Pope Benedict XVI shockingly resigns
In a move that has shocked Catholics and non-Catholics alike, Pope Benedict XVI has announced his decision to resign as head of the Catholic Church.
Citing ailing health and old age as key factors behind his decision, Benedict stated: “I have come to the certainty that my strengths, due to an advanced age, are no longer suited to an adequate exercise” of the necessary duties a Pope must fulfill.
Accepting the role in 2005, Pope Benedict XVI formerly Cardinal Joseph Ratzinger has faced countless challenges and scandals throughout his eight years as leader of the Catholic Church.
Perhaps the most significant of these challenges was the release of damming reports in 2010 of clerical abuse and accusations towards dioceses and the Vatican itself of the complicit covering up of incidents of sexual abuse and pedophilia.
Nicknamed God’s Rottweiler before his ascendancy to the position of Pope according to both The Guardian and The New York Times, Benedict has shown unyielding determination in his duty to steer the Catholic Church through the potential perils of the 21st century.
In keeping with his sense of duty, Pope Benedict stated on Monday that he was no longer suitable for the role of head of the papacy.
“In today’s world, subject to so many rapid changes and shaken by questions of deep relevance for life of faith, in order to govern the gospel, both strength and mind are necessary, strength which in the last few months has deteriorated”.
Leaders across Europe have released statements praising the role the Pope has played over the last eight years. Although the Italian Prime Minister expressed his shock at the decision, it was apparent that Pope Benedict is much respected.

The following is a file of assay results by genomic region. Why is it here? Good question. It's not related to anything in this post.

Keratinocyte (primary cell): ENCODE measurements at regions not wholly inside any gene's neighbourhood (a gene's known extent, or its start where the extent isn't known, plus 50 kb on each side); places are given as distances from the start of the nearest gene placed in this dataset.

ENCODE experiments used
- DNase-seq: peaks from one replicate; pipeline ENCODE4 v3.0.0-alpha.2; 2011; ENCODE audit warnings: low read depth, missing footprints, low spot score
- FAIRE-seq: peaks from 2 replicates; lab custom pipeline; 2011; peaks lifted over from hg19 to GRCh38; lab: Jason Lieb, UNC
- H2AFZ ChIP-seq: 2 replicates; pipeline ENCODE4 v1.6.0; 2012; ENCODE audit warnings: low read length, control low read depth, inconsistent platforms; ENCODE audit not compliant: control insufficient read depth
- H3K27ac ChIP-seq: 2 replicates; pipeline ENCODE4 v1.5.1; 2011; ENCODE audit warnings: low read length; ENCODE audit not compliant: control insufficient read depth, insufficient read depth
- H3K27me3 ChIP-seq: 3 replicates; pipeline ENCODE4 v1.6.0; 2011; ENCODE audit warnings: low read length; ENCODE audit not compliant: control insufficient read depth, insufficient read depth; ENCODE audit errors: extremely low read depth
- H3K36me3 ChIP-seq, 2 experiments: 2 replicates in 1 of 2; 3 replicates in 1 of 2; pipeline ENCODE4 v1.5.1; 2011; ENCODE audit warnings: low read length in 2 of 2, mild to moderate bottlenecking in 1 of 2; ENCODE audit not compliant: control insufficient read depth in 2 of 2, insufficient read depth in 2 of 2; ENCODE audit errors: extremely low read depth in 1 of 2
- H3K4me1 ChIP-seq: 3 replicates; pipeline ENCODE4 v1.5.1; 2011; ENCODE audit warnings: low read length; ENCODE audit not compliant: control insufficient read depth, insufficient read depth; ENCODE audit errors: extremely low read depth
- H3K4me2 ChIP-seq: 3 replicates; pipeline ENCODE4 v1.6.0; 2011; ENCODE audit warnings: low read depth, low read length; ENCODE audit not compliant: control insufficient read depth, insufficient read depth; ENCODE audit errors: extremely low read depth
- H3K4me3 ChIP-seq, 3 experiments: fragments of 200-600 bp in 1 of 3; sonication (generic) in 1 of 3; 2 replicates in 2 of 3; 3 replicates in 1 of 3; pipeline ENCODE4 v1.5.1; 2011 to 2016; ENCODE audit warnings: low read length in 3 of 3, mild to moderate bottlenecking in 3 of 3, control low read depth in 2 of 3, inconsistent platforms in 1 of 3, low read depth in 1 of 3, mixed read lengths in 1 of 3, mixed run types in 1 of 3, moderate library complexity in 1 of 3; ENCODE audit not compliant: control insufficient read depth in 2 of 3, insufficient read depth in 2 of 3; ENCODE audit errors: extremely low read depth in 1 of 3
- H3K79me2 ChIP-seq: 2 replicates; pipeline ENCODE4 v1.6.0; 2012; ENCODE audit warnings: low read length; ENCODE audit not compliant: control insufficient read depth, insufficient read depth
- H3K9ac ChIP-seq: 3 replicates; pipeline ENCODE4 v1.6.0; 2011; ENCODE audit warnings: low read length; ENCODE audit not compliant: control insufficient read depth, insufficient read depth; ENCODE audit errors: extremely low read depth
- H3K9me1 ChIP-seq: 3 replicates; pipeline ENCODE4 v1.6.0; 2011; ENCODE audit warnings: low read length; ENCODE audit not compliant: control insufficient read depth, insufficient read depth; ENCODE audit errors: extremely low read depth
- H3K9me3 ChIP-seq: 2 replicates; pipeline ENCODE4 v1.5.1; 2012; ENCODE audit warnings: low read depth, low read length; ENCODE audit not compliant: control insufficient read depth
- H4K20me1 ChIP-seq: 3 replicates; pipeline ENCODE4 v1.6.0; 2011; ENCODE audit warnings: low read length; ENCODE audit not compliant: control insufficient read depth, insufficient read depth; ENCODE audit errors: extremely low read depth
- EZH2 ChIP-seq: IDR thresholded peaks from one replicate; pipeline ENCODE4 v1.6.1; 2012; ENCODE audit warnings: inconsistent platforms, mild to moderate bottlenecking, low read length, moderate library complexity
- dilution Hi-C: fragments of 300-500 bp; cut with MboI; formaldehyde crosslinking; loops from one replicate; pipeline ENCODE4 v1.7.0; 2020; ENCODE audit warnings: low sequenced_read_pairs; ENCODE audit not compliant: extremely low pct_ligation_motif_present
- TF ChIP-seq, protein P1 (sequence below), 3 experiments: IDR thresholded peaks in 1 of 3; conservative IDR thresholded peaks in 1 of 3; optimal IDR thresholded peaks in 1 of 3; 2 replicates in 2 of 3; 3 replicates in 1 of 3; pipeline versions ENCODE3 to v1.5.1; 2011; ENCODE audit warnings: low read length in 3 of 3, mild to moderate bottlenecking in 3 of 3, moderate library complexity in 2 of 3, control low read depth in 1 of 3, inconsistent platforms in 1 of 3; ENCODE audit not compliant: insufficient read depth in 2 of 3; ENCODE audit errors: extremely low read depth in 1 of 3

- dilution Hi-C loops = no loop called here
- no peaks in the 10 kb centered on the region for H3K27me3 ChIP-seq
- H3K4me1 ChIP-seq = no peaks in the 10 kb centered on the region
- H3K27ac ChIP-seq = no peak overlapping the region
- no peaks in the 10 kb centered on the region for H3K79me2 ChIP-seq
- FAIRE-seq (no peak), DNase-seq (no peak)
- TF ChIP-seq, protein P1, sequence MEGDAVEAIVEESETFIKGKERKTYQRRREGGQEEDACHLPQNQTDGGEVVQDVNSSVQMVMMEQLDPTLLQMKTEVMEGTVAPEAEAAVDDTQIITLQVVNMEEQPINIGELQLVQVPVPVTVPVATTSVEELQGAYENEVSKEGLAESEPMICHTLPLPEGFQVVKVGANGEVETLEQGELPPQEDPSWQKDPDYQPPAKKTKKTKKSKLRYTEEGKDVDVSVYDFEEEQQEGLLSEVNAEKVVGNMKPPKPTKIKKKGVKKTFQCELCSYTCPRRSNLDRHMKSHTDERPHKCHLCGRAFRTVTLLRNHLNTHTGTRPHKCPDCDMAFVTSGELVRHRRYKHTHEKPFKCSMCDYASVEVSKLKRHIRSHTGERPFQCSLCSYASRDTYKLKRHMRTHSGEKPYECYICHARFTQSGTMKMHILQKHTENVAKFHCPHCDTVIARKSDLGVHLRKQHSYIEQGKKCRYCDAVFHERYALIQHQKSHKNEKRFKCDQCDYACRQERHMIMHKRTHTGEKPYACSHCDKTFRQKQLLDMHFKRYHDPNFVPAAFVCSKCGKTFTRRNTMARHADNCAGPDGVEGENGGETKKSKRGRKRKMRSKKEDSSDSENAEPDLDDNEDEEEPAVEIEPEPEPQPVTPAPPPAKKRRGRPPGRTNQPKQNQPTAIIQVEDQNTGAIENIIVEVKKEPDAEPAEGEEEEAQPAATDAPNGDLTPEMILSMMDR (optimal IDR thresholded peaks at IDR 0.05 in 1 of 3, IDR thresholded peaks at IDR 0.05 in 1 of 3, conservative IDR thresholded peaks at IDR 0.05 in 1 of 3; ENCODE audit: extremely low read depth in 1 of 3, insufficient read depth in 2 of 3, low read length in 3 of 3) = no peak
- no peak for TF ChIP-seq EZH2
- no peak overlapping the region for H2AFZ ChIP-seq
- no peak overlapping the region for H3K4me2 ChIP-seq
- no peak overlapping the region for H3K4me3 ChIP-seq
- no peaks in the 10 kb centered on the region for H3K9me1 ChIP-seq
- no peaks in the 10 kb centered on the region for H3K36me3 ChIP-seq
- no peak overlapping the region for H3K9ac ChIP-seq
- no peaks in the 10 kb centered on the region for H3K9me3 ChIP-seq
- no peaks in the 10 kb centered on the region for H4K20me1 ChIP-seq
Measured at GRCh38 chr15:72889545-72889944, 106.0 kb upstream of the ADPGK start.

Indeed, the British Prime Minister David Cameron referred to Benedict’s attempts to re-build relations between Britain and the Vatican stating “he will be missed as a spiritual leader to millions”.
Pope Benedict XVI is not expected to step down from his role until the 28th of February and there have been no suggestions as to who will be put forward to replace him.
The Catholic Church once again has an opportunity to redefine their position in the world and their choice of a successor will need to reflect this.
Although Benedict has indicated that the 21st century needs an intellectually and physically strong leader (suggesting perhaps that younger candidates should be put forward), the spokesman for the Orthodox Russian Church has, according to the BBC, warned “there will be no grounds to expect that there will be any drastic changes in the Vatican’s policies”.